Thursday, June 13, 2013

"Patriocracy"--Pablum for the Left

You remember Pablum, don't you. The fine, soft cereal fed to babies. That is my impression of Patriocracy, a documentary that purportedly delves into why America's political divisions seem to be growing. It is a soothing explanation by the left, made to the left, to explain why the political right is so unreasonable.

To be forthright, I have not watched the whole documentary. After about 20 or 30 minutes, it was fairly obvious to see where the documentary was going, and that it had its sight on the so-called "religious right" and the "tea party."

The portion I watched was a series of snippets from interviews and short segments from news broadcasts to demonstrate that there is a greater political division (although no statistical or other empirical evidence was introduced), interspersed with comments from long-time political journalists  lamenting how things used to be in Washington when politicians knew each other, and deep friendships could form across the aisle.

The documentary, up to that point, had advanced the hypothesis that Washington had become dysfunctional because politicians were being pulled away from the center by more vocal or radical elements of each party. Although the hypothesis was cast in a neutral manner, the documentary only displayed news clips relating to groups or people on the right, implying that this was a problem only with the Republicans. This was emphasized by stating that this split could be traced back to Sen. Goldwater's run for president, and Newt Gingrich's use of C-SPAN to directly reach the public--both Republican politicians. Nothing is mentioned about the 1968 Democratic Convention and the liberal left taking over the Democratic party, or the defection of many Democratic voters to the Republican party under Reagan. They didn't even use Reagan's famous quote that he did not leave the Democratic party, but the Democratic party left him.

Assuming for sake of argument that there is more political polarization now than in the past, I would offer some alternative causes:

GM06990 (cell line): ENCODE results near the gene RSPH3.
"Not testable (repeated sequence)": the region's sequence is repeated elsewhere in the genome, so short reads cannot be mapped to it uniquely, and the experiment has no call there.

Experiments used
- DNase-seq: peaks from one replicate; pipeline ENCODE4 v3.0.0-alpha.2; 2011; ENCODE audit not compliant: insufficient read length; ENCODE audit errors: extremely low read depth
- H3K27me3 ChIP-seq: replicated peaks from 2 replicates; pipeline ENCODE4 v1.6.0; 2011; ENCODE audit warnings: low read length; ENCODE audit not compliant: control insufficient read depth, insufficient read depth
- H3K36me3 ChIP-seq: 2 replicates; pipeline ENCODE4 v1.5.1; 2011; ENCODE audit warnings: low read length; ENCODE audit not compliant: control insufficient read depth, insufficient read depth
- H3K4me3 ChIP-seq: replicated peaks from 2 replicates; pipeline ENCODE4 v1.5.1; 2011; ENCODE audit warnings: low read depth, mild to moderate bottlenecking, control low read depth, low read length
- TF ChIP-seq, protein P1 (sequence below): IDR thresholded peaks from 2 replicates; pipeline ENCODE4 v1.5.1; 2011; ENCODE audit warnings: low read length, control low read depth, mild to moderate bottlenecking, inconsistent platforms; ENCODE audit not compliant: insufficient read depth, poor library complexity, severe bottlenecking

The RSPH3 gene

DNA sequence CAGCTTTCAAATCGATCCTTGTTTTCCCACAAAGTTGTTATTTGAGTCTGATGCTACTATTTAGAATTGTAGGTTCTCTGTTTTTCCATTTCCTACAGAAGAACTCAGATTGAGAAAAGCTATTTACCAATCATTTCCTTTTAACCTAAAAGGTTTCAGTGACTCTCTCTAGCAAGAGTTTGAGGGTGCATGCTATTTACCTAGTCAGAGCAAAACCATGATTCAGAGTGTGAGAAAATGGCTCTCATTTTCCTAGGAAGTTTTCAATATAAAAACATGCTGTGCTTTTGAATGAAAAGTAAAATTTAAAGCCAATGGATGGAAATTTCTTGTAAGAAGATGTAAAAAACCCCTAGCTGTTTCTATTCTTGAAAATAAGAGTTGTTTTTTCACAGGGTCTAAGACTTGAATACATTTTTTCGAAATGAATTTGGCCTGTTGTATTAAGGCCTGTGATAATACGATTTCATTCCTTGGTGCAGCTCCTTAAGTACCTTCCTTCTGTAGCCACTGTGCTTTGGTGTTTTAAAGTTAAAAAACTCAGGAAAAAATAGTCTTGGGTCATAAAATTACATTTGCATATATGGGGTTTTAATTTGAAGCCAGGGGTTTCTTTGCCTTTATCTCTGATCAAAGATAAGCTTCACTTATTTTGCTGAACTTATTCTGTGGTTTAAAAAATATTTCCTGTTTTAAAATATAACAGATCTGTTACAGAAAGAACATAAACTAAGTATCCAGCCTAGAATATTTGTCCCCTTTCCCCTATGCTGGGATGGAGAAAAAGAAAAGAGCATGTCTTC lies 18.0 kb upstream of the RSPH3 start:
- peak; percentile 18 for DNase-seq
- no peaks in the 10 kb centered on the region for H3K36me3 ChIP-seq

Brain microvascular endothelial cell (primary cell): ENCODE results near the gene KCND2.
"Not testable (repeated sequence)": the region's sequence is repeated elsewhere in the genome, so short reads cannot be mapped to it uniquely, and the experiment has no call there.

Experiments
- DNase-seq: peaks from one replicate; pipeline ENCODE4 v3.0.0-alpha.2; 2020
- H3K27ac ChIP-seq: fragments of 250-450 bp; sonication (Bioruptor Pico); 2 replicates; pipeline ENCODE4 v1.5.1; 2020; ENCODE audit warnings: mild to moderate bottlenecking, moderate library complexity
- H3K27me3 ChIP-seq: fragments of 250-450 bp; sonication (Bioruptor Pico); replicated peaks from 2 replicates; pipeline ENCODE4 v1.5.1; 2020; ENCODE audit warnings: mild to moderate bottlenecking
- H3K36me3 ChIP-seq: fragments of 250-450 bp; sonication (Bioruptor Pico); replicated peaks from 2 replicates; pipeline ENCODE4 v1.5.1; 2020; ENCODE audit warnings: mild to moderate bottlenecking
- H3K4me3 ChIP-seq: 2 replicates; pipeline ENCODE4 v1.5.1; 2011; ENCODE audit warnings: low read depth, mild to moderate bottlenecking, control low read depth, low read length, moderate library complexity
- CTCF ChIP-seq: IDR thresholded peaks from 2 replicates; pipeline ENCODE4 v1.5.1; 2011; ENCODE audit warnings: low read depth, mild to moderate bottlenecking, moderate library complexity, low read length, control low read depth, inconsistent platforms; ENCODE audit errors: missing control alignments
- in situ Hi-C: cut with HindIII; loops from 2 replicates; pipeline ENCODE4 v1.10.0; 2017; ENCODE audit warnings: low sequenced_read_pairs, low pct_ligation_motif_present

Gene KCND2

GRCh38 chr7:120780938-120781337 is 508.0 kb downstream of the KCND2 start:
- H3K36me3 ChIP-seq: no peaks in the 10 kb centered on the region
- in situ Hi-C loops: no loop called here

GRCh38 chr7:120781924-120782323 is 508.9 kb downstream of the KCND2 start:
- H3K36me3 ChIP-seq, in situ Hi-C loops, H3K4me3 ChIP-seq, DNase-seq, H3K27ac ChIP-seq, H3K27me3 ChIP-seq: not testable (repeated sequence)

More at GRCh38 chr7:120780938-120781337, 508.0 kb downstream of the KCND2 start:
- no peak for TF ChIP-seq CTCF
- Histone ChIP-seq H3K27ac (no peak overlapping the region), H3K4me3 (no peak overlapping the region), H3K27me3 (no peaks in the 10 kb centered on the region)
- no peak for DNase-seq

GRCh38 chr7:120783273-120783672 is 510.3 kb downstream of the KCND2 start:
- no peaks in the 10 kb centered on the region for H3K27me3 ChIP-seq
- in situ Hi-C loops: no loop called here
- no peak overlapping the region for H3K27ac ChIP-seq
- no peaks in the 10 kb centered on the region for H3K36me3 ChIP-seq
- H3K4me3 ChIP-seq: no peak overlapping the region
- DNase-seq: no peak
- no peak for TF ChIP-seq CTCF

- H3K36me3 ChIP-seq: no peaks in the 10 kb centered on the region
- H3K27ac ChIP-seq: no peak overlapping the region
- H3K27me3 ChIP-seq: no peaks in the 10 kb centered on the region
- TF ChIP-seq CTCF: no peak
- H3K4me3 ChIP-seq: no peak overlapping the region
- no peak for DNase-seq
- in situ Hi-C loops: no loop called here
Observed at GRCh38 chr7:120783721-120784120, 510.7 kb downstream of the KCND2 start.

First, as I noted above, the journalists (all of which I would consider to be liberal to very liberal) lamented how things used to be, before Newt Gingrich and CSPAN. What they actually are lamenting is the loss of a monopoly on the news. I would suggest that if there is more of a partisan divide now, it is partly the result of the ability to obtain news independent of the major networks and newspapers. Notwithstanding efforts to the contrary, people can now more closely follow what politicians are doing, and what bills are coming before the Congress.

Second, back in the "good ol' days," the federal government was less important in the day-to-day lives of Americans. If you were to look at the breadth and reach of federal law and federal agencies in 1970, it was much more limited. The federal government ruled with a lighter hand. Now, of course, it is much different, and so the average person has much more at stake when the federal government acts.

Third, contrary to the impression given by the documentary, I would suggest that the Democratic party has veered and lurched to the left of the general public on major issues. That is, it is not that the Republicans have grown more conservative (I daresay a middle of the road voter in 1970 would be considered very conservative now), but that Republicans have not moved to the left as rapidly as the Democrats have.

Fourth, I would suggest that what we are seeing is partly a result of increased tribalism within the United States, such as special issue voters, identity politics, antipathy between urban and rural voters, and so on. Because of modern communications, it is easier for members of a "tribe" to find each other and form political networks. The political networks that were traditionally the monopoly of the parties are being bypassed in favor of other networks.

Fifth, what were mild disagreements in the 1960's and '70's have become "cultural wars." Compromise is not an effective strategy because it became a one-way street only heading left. It is no compromise for one side to merely take less this time than they wanted, without giving up something else in return, and them come back a little later to ask for more.  This is just letting the camel into the tent little by little. And many voters have come to realization to let just a little more of the camel in will result in their being kicked out of the tent.

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